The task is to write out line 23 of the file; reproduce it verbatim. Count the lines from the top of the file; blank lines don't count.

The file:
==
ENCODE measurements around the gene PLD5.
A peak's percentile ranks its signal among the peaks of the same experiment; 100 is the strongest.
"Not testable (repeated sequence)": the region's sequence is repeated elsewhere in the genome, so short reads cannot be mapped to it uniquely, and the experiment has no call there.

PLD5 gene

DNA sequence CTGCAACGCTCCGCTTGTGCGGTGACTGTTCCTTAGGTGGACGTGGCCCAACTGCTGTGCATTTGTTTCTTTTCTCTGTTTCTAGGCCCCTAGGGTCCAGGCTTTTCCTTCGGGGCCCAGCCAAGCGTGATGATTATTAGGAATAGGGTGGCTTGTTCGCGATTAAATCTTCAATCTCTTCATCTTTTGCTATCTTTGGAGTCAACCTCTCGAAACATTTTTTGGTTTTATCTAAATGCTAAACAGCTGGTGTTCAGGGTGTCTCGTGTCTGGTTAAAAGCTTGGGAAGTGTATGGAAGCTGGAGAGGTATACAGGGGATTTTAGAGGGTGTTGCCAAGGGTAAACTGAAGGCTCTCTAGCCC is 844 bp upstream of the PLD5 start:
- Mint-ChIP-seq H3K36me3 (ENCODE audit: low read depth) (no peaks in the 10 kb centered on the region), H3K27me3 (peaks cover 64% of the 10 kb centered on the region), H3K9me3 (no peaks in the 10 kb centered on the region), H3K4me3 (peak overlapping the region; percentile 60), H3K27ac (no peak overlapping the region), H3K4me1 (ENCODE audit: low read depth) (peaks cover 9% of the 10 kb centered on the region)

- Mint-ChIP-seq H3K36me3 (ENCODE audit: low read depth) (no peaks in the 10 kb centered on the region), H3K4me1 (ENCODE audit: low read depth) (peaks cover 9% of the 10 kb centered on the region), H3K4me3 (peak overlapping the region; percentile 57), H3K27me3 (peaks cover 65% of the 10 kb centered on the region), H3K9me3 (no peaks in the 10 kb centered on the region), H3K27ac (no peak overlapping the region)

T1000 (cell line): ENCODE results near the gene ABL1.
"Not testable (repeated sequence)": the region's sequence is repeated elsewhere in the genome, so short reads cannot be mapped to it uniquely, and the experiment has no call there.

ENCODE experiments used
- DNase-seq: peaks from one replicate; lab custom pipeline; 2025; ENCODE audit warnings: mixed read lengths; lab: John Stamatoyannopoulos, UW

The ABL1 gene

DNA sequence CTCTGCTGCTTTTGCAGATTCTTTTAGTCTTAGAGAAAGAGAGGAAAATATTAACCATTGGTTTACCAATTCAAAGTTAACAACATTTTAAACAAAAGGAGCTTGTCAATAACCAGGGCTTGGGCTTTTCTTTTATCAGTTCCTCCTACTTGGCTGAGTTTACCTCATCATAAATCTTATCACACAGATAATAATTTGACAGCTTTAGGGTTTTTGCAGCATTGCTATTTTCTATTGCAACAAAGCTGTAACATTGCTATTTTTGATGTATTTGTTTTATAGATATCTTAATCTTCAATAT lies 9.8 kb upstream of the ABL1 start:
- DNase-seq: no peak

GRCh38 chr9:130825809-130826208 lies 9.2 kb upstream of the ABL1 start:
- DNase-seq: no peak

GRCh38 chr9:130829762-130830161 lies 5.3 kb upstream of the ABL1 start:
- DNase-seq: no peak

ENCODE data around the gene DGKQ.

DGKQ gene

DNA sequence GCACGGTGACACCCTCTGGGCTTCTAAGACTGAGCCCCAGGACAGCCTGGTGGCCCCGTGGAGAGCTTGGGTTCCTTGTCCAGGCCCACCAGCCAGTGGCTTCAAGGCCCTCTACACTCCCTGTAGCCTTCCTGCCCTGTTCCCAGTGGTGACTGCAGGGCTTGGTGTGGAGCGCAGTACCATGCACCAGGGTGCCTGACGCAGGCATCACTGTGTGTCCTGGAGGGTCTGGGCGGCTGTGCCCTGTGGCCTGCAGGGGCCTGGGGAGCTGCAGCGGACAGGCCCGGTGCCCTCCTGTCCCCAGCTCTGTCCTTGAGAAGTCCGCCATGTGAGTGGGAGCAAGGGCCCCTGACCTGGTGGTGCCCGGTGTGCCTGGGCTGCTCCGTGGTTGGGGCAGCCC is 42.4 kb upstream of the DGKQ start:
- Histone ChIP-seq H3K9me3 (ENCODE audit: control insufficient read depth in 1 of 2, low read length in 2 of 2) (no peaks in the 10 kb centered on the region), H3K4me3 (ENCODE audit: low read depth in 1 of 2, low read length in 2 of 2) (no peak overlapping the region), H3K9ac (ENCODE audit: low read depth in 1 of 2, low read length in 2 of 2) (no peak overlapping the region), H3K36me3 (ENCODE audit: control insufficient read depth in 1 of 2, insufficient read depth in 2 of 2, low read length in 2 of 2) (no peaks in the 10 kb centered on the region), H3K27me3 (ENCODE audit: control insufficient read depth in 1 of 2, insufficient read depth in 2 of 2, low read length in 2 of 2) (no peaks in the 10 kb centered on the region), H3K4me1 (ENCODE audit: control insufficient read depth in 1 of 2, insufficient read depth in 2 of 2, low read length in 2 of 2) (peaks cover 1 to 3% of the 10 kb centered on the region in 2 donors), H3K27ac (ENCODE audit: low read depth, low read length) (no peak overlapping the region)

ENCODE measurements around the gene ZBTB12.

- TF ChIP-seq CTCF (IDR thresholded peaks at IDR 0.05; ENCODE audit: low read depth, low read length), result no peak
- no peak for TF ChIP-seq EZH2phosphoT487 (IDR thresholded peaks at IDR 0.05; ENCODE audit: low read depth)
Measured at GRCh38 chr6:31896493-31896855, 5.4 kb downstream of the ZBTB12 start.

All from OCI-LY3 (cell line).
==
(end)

ENCODE measurements around the gene ZBTB12.